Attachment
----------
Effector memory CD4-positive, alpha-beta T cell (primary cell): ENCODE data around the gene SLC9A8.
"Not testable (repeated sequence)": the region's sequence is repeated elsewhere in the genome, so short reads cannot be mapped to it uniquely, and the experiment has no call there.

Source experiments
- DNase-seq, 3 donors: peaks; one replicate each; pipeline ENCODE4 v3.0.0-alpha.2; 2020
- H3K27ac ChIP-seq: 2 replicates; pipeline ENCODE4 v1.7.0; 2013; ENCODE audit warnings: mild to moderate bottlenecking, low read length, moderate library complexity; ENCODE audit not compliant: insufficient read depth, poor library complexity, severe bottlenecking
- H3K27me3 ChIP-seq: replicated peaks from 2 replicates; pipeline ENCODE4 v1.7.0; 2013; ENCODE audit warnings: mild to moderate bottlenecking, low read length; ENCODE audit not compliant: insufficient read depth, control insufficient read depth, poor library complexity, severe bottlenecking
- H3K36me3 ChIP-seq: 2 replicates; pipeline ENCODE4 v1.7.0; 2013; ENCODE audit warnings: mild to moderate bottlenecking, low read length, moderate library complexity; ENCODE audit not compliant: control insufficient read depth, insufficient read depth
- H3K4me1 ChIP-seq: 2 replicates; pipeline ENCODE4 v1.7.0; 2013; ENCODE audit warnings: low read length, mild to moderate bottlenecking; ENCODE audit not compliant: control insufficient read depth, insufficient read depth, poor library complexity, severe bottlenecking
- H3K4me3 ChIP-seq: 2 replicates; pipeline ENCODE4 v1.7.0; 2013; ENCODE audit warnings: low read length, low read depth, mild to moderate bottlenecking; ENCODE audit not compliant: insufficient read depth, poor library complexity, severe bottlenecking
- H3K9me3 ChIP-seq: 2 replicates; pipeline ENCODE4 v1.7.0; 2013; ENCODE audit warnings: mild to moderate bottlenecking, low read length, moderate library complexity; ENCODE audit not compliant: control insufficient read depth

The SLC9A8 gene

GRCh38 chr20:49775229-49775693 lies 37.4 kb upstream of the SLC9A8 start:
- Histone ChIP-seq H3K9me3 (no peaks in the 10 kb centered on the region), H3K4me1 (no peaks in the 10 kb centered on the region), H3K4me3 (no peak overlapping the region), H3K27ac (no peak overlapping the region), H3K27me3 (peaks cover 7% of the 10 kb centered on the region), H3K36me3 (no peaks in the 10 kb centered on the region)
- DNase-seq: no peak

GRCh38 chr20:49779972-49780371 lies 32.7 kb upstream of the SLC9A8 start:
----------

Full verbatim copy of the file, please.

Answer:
Effector memory CD4-positive, alpha-beta T cell (primary cell): ENCODE data around the gene SLC9A8.
"Not testable (repeated sequence)": the region's sequence is repeated elsewhere in the genome, so short reads cannot be mapped to it uniquely, and the experiment has no call there.

Source experiments
- DNase-seq, 3 donors: peaks; one replicate each; pipeline ENCODE4 v3.0.0-alpha.2; 2020
- H3K27ac ChIP-seq: 2 replicates; pipeline ENCODE4 v1.7.0; 2013; ENCODE audit warnings: mild to moderate bottlenecking, low read length, moderate library complexity; ENCODE audit not compliant: insufficient read depth, poor library complexity, severe bottlenecking
- H3K27me3 ChIP-seq: replicated peaks from 2 replicates; pipeline ENCODE4 v1.7.0; 2013; ENCODE audit warnings: mild to moderate bottlenecking, low read length; ENCODE audit not compliant: insufficient read depth, control insufficient read depth, poor library complexity, severe bottlenecking
- H3K36me3 ChIP-seq: 2 replicates; pipeline ENCODE4 v1.7.0; 2013; ENCODE audit warnings: mild to moderate bottlenecking, low read length, moderate library complexity; ENCODE audit not compliant: control insufficient read depth, insufficient read depth
- H3K4me1 ChIP-seq: 2 replicates; pipeline ENCODE4 v1.7.0; 2013; ENCODE audit warnings: low read length, mild to moderate bottlenecking; ENCODE audit not compliant: control insufficient read depth, insufficient read depth, poor library complexity, severe bottlenecking
- H3K4me3 ChIP-seq: 2 replicates; pipeline ENCODE4 v1.7.0; 2013; ENCODE audit warnings: low read length, low read depth, mild to moderate bottlenecking; ENCODE audit not compliant: insufficient read depth, poor library complexity, severe bottlenecking
- H3K9me3 ChIP-seq: 2 replicates; pipeline ENCODE4 v1.7.0; 2013; ENCODE audit warnings: mild to moderate bottlenecking, low read length, moderate library complexity; ENCODE audit not compliant: control insufficient read depth

The SLC9A8 gene

GRCh38 chr20:49775229-49775693 lies 37.4 kb upstream of the SLC9A8 start:
- Histone ChIP-seq H3K9me3 (no peaks in the 10 kb centered on the region), H3K4me1 (no peaks in the 10 kb centered on the region), H3K4me3 (no peak overlapping the region), H3K27ac (no peak overlapping the region), H3K27me3 (peaks cover 7% of the 10 kb centered on the region), H3K36me3 (no peaks in the 10 kb centered on the region)
- DNase-seq: no peak

GRCh38 chr20:49779972-49780371 lies 32.7 kb upstream of the SLC9A8 start: